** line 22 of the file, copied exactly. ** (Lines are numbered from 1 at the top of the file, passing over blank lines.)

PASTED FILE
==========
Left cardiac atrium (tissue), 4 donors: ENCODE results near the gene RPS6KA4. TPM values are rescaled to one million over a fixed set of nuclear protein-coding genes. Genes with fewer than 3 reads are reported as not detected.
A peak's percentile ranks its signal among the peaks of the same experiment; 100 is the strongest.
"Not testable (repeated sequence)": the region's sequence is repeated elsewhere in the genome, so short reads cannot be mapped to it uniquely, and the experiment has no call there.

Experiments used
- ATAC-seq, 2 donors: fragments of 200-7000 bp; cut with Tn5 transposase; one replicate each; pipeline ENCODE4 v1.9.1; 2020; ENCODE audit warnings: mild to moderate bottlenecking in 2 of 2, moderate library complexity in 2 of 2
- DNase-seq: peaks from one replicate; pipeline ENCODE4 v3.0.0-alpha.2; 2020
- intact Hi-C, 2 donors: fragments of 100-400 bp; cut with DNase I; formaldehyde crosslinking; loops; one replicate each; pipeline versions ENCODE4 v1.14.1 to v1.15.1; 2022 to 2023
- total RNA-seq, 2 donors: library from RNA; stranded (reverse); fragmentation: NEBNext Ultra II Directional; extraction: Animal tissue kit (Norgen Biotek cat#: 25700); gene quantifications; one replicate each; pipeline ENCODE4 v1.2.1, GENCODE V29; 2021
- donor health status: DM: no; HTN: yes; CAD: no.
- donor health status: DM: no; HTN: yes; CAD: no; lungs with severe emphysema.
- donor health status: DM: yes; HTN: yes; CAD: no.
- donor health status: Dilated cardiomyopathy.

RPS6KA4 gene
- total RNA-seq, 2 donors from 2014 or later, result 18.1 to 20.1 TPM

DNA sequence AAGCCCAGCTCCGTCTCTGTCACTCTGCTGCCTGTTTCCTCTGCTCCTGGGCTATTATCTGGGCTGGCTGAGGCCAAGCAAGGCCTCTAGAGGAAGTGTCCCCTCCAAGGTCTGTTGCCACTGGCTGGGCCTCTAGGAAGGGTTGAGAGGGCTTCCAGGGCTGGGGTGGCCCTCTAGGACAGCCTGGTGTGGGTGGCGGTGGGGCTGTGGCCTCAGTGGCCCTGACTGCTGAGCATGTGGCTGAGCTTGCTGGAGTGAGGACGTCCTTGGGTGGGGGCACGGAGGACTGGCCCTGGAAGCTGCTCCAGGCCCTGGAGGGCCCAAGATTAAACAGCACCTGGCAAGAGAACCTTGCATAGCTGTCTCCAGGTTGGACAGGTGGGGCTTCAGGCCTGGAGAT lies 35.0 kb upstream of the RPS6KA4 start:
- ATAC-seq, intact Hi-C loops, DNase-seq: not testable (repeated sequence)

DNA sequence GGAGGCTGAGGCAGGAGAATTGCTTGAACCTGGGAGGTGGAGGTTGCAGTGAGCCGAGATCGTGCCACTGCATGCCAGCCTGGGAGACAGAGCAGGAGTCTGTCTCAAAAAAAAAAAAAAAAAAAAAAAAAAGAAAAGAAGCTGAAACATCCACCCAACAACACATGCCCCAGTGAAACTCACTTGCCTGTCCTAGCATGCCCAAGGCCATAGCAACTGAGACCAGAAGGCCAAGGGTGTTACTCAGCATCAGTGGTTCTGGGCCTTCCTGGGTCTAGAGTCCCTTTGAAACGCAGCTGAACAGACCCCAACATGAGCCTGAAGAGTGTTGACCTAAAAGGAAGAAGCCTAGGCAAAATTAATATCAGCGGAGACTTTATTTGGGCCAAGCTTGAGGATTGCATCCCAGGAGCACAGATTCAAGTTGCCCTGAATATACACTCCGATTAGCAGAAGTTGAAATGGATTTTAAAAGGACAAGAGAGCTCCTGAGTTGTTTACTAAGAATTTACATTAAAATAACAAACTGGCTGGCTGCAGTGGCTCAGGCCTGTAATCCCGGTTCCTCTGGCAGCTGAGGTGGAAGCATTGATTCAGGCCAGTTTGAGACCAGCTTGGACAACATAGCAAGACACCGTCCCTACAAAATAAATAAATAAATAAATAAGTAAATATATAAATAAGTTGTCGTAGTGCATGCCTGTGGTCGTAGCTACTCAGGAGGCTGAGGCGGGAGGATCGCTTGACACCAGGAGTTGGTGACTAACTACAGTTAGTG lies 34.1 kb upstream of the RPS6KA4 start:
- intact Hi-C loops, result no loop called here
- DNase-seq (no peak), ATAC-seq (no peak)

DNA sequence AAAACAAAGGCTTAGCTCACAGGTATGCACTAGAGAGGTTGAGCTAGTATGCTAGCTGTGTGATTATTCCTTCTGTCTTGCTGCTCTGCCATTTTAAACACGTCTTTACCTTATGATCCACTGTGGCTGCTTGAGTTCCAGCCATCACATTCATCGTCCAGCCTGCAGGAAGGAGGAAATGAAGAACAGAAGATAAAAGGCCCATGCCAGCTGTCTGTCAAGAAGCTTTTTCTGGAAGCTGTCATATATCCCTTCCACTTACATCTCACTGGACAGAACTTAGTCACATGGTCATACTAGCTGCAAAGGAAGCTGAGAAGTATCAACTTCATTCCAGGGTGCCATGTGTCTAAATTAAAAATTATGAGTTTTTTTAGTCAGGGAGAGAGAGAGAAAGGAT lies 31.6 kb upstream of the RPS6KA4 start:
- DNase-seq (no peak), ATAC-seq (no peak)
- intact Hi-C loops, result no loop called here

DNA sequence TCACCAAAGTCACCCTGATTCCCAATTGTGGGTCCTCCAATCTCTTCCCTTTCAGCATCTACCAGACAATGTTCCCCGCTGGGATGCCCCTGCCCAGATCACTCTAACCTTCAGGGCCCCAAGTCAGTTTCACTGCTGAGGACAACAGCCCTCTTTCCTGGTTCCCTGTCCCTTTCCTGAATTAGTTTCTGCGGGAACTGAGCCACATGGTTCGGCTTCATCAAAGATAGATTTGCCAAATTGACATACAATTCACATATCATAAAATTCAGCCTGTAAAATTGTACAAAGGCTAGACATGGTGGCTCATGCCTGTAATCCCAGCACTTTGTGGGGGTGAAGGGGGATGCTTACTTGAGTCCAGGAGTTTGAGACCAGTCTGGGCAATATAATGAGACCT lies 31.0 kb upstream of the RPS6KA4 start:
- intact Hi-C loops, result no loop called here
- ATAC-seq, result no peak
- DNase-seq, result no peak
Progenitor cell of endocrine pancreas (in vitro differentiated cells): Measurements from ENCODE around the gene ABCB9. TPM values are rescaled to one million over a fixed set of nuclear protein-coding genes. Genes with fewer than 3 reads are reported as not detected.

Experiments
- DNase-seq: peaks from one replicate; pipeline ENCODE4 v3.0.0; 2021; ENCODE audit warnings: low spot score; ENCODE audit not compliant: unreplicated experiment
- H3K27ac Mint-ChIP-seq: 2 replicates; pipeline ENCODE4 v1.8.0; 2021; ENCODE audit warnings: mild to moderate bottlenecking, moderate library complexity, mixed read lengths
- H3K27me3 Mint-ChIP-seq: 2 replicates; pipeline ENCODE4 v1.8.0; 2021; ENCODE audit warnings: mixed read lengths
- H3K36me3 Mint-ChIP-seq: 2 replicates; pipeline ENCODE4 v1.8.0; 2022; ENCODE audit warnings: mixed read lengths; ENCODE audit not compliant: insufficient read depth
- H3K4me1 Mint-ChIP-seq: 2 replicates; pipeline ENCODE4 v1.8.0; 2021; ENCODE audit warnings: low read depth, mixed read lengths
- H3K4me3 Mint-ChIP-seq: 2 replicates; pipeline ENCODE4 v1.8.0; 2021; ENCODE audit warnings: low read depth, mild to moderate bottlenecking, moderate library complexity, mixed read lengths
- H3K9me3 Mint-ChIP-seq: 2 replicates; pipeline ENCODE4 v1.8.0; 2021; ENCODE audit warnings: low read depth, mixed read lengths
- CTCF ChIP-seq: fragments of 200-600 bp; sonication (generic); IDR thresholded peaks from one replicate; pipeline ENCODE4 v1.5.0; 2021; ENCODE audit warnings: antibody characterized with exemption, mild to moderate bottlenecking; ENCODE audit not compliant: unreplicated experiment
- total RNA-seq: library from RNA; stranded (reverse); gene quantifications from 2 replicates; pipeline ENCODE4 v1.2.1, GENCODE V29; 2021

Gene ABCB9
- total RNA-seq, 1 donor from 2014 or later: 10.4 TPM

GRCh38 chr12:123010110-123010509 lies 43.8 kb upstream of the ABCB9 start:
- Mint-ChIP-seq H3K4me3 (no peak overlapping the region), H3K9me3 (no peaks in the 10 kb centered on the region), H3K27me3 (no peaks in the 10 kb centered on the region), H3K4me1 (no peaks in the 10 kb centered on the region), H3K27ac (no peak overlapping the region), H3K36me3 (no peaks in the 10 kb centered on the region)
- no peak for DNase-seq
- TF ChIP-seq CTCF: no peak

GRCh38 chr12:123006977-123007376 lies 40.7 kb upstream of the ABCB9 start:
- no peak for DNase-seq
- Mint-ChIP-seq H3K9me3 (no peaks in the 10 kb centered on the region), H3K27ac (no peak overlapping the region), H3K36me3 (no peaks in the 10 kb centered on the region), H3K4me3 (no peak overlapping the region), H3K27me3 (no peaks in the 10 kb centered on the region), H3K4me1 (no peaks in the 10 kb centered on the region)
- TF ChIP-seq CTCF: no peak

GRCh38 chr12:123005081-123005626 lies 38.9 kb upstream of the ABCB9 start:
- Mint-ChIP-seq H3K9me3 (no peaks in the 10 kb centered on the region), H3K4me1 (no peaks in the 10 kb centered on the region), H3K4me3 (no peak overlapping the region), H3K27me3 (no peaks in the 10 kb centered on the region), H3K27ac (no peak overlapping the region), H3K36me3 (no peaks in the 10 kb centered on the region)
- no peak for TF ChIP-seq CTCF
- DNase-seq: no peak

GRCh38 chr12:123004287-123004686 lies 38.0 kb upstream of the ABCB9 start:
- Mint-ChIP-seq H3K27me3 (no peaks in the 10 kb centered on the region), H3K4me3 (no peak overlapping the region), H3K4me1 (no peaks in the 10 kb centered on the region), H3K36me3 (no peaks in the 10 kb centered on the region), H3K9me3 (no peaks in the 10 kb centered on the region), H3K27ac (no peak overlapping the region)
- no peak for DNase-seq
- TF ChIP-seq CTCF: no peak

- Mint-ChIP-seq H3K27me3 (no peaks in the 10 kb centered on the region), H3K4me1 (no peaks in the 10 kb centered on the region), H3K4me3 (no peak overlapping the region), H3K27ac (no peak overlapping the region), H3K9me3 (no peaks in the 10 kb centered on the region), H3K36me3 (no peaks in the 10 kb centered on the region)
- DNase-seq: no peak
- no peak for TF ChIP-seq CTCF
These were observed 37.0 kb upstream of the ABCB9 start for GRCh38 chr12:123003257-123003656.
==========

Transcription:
- intact Hi-C loops, result no loop called here